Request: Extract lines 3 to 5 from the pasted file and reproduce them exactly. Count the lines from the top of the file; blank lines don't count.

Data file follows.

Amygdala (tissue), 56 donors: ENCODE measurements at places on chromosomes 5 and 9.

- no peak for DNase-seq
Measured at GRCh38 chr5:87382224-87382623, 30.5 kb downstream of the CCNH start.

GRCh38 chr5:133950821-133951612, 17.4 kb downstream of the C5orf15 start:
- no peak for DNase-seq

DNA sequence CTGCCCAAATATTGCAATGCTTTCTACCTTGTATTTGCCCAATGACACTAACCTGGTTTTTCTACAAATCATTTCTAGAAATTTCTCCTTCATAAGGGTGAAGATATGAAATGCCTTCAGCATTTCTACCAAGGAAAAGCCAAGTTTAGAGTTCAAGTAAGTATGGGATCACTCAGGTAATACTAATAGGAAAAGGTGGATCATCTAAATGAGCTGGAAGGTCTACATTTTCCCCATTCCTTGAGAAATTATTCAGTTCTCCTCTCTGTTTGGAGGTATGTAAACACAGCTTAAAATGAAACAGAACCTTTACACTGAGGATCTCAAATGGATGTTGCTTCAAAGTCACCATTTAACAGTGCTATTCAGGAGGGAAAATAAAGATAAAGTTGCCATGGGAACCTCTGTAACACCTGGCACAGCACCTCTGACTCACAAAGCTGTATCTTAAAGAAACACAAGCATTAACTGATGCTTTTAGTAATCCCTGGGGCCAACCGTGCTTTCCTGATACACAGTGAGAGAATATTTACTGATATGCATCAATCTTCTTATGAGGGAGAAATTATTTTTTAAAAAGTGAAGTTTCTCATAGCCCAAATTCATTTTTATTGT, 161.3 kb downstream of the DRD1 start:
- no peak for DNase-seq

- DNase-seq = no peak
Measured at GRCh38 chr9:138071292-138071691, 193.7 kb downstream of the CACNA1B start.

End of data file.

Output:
Measured at GRCh38 chr5:87382224-87382623, 30.5 kb downstream of the CCNH start.

GRCh38 chr5:133950821-133951612, 17.4 kb downstream of the C5orf15 start:
- no peak for DNase-seq